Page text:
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March 2001
Vol. 4, No. 3, p 15.
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Staph resistance to premafloxacin
Bug drug. Mutations in two topoisomerase genes in S. aureus have led to strains that are resistant to premafloxacin, an 8-methoxyfluoroquinolone.
Infections due to highly resistant Staphylococcus aureus are widespread, and research into the mechanisms of this resistance and the development of novel antibiotics continues. Fluoroquinolones exert their bactericidal activity by interacting with two type-2 topoisomerases, DNA gyrase and topoisomerase IV. These drugs trap the enzyme reaction intermediate when the enzyme is bound to DNA and cause double-stranded DNA cleavage.

Resistance generally arises from mutations in the so-called quinolone-binding domain in the primary topoisomerase target. Mutations in the secondary topoisomerase target also contribute, but only when the primary target is affected. A quinolone that targets both of these topoisomerases and results in a low frequency of resistant mutant selection in vitro is a good candidate, because the probability of a resistant mutant in clinical settings is low.

Premafloxacin, an 8-methoxyfluoroquinolone, has enhanced activity against S. aureus, although its interactions with target enzymes and the mechanisms of S. aureus resistance are unknown. Dilek Ince and David C. Hooper investigated the reaction and resistance mechanisms of premafloxacin (Antimicrob. Agents Chemother. 2000, 44, 3344–3350). The effect of mutations in the type-2 topoisomerases was studied using mutants selected on prema floxacin-containing medium and those previously identified.

The primary target of premafloxacin is topoisomerase IV. Premafloxacin is very potent against wild-type S. aureus and strains with topoisomerase IV mutations. It is promising that the drug is a poor substrate for the NorA multidrug resistance efflux protein, as NorA overexpression has no effect on premafloxacin activity.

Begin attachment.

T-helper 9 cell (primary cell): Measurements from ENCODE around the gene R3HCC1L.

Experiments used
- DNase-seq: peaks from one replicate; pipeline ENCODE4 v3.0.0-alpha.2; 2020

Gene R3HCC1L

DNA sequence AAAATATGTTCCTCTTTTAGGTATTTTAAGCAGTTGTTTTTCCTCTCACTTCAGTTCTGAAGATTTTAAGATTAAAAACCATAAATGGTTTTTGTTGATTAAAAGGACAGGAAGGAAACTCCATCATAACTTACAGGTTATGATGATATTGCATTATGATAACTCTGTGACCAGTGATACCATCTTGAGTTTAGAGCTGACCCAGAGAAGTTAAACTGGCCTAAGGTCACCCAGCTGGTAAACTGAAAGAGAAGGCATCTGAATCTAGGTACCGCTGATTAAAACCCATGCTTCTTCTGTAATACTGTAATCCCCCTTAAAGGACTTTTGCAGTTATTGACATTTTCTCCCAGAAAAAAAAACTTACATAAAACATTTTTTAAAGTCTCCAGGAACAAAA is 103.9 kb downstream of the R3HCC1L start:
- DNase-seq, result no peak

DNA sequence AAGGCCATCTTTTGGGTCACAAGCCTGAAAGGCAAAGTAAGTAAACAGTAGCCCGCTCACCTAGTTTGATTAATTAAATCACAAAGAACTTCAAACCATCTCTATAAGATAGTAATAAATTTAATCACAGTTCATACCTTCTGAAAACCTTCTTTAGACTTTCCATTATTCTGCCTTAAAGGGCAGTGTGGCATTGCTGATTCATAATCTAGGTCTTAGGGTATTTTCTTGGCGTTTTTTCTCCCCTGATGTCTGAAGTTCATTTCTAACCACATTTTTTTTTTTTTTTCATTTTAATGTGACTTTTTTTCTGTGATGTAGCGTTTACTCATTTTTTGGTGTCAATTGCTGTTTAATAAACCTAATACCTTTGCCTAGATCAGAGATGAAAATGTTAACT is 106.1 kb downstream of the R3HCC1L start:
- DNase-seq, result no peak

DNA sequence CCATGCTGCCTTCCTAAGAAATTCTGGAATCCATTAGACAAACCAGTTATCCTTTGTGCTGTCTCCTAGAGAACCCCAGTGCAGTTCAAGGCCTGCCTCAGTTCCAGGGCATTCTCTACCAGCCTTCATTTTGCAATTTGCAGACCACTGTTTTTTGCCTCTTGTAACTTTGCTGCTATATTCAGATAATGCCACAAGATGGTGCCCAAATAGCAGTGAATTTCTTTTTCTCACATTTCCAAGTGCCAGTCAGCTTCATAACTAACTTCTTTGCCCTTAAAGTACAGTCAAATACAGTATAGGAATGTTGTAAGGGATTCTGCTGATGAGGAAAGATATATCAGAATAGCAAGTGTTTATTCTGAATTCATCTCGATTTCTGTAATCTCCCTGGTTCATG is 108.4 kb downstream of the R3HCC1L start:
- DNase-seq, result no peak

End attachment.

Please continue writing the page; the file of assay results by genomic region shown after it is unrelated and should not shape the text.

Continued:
Surprisingly, some mutations in topoisomerase IV arising from selection on premafloxacin occurred outside the quinolone-binding domain. One mutation was identified in an area involved in dimer formation, and experiments indicated that this mutation is responsible for resistance. Furthermore, the same mutation was identified in a resistant clinical isolate of Mycoplasma hominis. Another S. aureus strain was identified with a mutation in both type-2 topoisomerases, although the mutation in DNA gyrase does not appear to contribute to resistance. In this case, a leucine replaced a proline residue in topoisomerase IV that lies below the active site tyrosine. Another mutant S. aureus strain carried a mutation at alanine-176, which is implicated in protein–DNA contacts. A mutation was also found at the highly conserved arginine-43, which may be involved in catalysis.

These mutations suggest that premafloxacin interacts with topoisomerase IV/DNA complexes in a different manner from that of other quinolones. The discovery of other novel mutations will expand the understanding of drug–target interactions and the mechanisms of quinolone resistance due to target alteration.


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